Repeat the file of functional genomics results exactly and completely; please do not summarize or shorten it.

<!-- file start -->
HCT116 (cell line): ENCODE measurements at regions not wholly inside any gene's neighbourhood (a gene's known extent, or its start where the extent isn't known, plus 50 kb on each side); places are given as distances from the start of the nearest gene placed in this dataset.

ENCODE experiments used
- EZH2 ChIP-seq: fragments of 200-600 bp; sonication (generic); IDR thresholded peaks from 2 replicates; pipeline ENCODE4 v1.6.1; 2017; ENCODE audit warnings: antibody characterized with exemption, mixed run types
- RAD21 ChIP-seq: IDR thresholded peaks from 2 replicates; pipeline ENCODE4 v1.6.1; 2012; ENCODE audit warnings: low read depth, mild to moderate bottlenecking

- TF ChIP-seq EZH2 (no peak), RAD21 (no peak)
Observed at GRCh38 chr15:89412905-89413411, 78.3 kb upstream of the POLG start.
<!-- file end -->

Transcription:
HCT116 (cell line): ENCODE measurements at regions not wholly inside any gene's neighbourhood (a gene's known extent, or its start where the extent isn't known, plus 50 kb on each side); places are given as distances from the start of the nearest gene placed in this dataset.

ENCODE experiments used
- EZH2 ChIP-seq: fragments of 200-600 bp; sonication (generic); IDR thresholded peaks from 2 replicates; pipeline ENCODE4 v1.6.1; 2017; ENCODE audit warnings: antibody characterized with exemption, mixed run types
- RAD21 ChIP-seq: IDR thresholded peaks from 2 replicates; pipeline ENCODE4 v1.6.1; 2012; ENCODE audit warnings: low read depth, mild to moderate bottlenecking

- TF ChIP-seq EZH2 (no peak), RAD21 (no peak)
Observed at GRCh38 chr15:89412905-89413411, 78.3 kb upstream of the POLG start.